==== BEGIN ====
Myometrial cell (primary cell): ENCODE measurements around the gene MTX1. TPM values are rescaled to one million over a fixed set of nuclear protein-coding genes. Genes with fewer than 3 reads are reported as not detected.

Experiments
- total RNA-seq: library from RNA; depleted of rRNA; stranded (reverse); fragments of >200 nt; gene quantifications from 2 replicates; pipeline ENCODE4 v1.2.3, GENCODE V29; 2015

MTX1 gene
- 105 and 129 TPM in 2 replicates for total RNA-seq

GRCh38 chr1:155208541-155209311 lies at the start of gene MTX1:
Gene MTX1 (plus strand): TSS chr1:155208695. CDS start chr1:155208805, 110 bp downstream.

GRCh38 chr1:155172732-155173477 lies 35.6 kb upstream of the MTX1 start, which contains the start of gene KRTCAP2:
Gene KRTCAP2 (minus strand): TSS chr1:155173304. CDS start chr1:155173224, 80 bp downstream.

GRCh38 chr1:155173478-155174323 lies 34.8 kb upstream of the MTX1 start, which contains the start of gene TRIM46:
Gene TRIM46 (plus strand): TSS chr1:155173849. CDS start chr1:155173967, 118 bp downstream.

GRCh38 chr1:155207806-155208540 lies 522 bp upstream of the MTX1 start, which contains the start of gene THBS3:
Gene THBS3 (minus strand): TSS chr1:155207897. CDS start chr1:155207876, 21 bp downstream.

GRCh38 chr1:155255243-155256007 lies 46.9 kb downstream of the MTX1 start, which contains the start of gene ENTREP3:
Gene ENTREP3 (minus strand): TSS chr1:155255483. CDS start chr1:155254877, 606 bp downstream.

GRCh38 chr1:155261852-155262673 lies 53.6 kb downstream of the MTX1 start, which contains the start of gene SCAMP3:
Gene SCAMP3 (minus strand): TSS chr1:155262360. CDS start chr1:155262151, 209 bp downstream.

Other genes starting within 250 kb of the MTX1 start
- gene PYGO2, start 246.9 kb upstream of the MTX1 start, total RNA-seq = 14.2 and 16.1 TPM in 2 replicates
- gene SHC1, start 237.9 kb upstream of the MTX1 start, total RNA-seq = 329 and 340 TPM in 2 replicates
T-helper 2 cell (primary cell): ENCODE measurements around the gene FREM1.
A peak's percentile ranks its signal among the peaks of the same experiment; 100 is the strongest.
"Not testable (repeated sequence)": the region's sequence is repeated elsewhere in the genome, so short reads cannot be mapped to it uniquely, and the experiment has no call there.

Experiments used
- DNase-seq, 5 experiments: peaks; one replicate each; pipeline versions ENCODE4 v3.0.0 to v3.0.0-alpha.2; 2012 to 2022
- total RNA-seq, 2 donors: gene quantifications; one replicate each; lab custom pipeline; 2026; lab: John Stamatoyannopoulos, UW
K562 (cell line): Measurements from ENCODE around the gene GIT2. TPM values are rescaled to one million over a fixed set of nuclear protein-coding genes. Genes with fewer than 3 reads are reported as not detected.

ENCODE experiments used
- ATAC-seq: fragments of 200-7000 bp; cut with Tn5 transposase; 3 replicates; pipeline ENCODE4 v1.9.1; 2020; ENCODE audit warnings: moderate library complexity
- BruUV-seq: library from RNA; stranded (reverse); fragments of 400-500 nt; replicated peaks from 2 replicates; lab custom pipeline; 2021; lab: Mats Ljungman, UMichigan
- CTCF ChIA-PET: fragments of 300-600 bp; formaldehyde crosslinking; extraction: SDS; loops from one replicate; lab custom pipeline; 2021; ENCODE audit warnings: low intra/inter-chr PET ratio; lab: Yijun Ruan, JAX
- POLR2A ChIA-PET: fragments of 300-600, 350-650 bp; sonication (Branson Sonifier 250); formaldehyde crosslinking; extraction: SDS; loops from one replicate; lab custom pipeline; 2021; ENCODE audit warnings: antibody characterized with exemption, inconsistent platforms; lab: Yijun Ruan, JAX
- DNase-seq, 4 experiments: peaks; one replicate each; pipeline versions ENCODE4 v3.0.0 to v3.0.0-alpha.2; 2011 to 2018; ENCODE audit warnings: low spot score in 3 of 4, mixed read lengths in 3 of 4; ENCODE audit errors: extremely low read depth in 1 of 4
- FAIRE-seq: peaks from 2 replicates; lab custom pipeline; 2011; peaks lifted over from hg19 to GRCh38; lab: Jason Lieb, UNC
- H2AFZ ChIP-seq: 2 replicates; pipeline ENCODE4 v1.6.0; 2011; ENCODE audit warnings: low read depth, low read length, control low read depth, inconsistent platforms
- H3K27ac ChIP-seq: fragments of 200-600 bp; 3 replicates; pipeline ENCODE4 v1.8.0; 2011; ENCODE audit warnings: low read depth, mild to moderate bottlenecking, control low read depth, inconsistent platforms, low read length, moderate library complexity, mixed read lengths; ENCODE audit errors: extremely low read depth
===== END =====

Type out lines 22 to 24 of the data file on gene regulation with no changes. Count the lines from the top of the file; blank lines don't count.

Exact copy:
A peak's percentile ranks its signal among the peaks of the same experiment; 100 is the strongest.
"Not testable (repeated sequence)": the region's sequence is repeated elsewhere in the genome, so short reads cannot be mapped to it uniquely, and the experiment has no call there.

Experiments used